I just spent the larger parts of today and yesterday making a few wicked awesome hand screen-printed and hand-sewn Christmas ornaments to sell in the shop this week. My ass and hips hurt from sitting in a not-so-ass-friendly chair while trying to figure out how in the hell to sew around a dino’s tail and not jack it all up. They came out just fine though. The real struggle is figuring out how to price the product once it’s made. We (Americans) have all grown so accustom to machines or foreign labor making our everyday items, we forget what it feels like to make something with our god damn hands. Then to boot, we expect to fetch a fair price for it. What is the going rate for 670,352 pricks of a needle?
Yesterday, this lady came into the shop while I was printing the fabric for the ornaments and I did a little demo for her so she could understand how similar these were to our holiday card class that we were trying to convince her to register for. I explained the overlapping of graphics and patterns create the artwork then indicated what I was working on would later be sewn into ornaments. “Did you say sewn?” She said. Her surprise took me by surprise but at the same time reassured me that making the items in our shop ourselves gives the level of authenticity that I know is (or will be) instantaneously recognizable for our brand. The stitching on these ornaments is off, the intended square shapes are definitely shapes with corners, they are totally not how my mother taught me to sew, and they are super freaking cool. They are something I want to put on my tree. That is what is important to me. I want to see my soul in everything I make. Cheesy? Totally. But it’s been a really long fucking road to opening a shop, and I’ve got to know it’s worth it. In every print, every stitch, I’ve got to know or think at least, it’s worth it. Otherwise, the fuck am I doing with my weekends?!?
This whole shindig started in 2015 with an Etsy shop. Tony and I were finishing up a ten year run (each) at bachelor’s degrees and seriously contemplating how we ever got bamboozled into college. Don’t get me wrong his Graphic Design degree and my Business degree are a great combo for the business we decided to open together, but fuck if it didn’t take forever to come to our senses on what we wanted to do in life.
Tony had some hiccups that caused delay in college. He switched to packaging engineering for a hot second. Took some time but he eventually realized he is not the kind of nerd that invents a new kind of plastic. Rather he is the kind of nerd that gets overly excited about font and really nice paper. So back to graphic design he went. Me? Shit, it takes an entire hand to count all of the majors I “tried”. Nursing, interior design, architecture, and finally the practical business degree is the path I took. At times, when people remind me that I could have been an architect (awe implied) I feel a bit like a failure. I let the exhaustion of working full-time, commuting 1hour 20 minutes one-way get to me. Not really, I could have hung in there another year. Honestly, I was absolutely sick and tired of listening to LTU’s professors verbally jack-off their pet student (who always turned in the projects fucking late I might add), while my mediocre project pinned to the wall didn’t represent me and certainly wasn’t anything I was proud of. I didn’t like who I was in that program and I couldn’t see myself happy in that field. So I did what all parents love to hear their kids say they are going to do, I took time off. It was the best decision I could have made for myself.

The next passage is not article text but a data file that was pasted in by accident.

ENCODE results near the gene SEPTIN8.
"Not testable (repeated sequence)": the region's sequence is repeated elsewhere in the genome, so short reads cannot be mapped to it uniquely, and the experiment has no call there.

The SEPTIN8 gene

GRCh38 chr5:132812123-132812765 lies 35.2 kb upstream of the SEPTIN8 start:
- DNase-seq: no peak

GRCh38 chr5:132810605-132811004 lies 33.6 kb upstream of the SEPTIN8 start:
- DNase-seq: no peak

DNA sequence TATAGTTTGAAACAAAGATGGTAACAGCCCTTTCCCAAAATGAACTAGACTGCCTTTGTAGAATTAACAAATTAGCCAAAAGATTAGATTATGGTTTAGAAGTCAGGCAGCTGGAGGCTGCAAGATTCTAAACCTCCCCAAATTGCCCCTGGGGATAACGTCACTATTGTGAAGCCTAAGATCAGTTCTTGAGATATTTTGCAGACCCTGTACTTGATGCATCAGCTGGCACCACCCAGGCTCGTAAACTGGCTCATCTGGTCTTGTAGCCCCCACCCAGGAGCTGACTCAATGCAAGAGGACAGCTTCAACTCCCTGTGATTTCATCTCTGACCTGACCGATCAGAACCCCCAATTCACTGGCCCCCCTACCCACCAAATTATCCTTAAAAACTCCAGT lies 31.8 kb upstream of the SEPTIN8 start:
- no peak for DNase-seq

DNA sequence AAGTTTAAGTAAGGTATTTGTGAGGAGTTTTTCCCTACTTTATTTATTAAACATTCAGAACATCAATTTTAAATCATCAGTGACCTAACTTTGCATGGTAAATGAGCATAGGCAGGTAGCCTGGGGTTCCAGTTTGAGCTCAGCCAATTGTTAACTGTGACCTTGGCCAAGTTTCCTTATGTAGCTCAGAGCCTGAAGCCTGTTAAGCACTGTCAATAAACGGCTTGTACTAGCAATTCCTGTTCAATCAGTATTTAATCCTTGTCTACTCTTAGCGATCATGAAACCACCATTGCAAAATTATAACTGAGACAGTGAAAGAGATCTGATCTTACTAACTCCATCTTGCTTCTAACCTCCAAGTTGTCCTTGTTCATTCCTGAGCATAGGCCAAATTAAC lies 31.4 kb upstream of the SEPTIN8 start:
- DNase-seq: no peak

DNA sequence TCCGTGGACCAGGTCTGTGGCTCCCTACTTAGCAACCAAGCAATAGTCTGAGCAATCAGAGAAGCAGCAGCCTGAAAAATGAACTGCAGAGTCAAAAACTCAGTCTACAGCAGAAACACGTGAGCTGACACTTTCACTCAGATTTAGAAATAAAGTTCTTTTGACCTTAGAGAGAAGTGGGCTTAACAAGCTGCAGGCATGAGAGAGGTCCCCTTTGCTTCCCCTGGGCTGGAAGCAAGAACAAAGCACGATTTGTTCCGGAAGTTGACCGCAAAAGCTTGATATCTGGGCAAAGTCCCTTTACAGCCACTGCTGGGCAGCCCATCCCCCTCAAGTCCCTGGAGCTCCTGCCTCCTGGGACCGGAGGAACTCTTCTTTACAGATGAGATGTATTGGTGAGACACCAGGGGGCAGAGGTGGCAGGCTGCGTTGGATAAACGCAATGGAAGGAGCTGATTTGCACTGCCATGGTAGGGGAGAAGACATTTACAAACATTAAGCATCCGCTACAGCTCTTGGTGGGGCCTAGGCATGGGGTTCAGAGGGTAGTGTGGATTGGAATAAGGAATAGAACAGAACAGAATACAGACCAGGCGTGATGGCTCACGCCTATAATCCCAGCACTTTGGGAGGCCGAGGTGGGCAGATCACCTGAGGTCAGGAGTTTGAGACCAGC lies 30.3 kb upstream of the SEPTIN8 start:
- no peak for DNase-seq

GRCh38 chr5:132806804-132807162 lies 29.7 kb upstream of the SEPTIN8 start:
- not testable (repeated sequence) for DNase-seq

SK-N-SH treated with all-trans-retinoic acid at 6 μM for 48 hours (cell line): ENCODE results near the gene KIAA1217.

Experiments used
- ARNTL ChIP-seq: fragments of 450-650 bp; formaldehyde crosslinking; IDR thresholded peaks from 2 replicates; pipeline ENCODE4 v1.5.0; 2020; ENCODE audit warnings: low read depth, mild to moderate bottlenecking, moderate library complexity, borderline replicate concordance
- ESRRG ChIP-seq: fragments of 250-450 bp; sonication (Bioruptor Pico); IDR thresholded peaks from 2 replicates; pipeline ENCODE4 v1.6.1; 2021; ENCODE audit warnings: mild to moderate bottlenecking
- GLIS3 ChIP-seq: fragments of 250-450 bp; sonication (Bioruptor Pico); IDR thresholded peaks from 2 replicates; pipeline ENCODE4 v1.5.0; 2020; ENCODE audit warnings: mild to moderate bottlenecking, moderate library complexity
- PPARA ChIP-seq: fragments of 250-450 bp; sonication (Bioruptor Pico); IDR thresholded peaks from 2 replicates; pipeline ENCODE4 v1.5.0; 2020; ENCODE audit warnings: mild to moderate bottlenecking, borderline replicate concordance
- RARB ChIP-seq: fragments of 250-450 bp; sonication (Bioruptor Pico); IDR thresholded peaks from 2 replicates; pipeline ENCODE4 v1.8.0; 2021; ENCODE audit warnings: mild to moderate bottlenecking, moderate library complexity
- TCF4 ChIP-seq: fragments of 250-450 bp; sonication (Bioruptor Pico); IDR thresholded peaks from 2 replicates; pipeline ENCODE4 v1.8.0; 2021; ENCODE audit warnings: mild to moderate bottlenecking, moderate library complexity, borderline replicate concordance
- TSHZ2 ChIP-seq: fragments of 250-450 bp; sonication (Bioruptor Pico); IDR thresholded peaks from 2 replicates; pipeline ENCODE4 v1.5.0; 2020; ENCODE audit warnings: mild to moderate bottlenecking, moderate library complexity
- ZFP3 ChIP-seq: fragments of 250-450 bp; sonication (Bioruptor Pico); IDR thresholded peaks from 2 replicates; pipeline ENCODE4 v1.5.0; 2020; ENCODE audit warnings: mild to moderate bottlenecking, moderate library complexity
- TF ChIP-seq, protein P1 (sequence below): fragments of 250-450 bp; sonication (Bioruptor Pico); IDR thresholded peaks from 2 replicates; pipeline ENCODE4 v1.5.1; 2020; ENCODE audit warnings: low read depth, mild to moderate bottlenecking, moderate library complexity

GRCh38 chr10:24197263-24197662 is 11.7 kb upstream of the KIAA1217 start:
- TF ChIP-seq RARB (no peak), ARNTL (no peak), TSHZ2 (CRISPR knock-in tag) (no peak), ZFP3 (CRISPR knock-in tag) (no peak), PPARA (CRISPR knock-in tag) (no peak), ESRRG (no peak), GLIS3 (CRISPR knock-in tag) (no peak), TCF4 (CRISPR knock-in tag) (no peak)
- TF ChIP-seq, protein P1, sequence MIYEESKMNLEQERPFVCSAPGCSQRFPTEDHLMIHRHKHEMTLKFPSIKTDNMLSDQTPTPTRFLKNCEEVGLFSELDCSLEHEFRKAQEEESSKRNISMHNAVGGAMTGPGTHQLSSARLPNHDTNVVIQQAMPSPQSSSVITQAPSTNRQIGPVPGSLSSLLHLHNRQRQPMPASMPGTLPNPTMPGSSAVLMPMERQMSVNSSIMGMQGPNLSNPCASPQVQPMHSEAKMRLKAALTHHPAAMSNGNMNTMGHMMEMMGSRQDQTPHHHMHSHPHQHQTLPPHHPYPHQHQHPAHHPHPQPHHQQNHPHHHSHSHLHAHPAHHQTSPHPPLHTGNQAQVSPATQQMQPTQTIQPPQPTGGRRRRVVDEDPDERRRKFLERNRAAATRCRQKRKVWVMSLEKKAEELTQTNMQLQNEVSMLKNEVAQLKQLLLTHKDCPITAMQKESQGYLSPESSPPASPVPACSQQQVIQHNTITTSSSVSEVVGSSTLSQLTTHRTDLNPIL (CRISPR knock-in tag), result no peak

I continued in my career path at work. I put all my trust (and 3 fucking years) in a really shitty supervisor at work that promised me a promotion that didn’t happen. She was an absolute douchebag, still is. However, the shitty school experience and the shitty real job experience helped me find the path I am on right now in life. The, don’t give a fuck and want to do my own thing, don’t want to work for someone else, path. I’m also on it with the funniest son of a bitch (not really, Lisa is a very nice lady) I know. My husband and co-pilot in life, Tony.
This is a blog about a small screen-printing business in Lansing MI. We host workshops where people get to make (well when they actually sign up) some really cool shit. We have workshops to make t-shirts, coasters, wine totes, card making, and posters. I’d say a solid 85% we just think of shit we want to do and hope others think it’s cool too. So far, it’s ok, just waiting for word of mouth to take off, hence the need for this blog.
We got some marketing advice that blogs help people follow you. Full disclosure, I am kind of an old fart (at 29) about social media and I don’t really know why you would want to “follow” anyone. I don’t know that I care about anything enough to “follow” it. So here’s my dilemma. How do I get you to follow me? Well, I promise to write real shit on this blog. I will fill it with the bits and pieces I learn along the way about screen printing, running a small business, or even if I learn a new life hack that is worth sharing.
It took me 10 years to find a path in life that makes me happy. Hindsight, no one ever told me to pursue happiness. Let’s start there.